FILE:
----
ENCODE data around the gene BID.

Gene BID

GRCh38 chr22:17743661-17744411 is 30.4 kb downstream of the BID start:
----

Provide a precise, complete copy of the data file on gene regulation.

ENCODE data around the gene BID.

Gene BID

GRCh38 chr22:17743661-17744411 is 30.4 kb downstream of the BID start: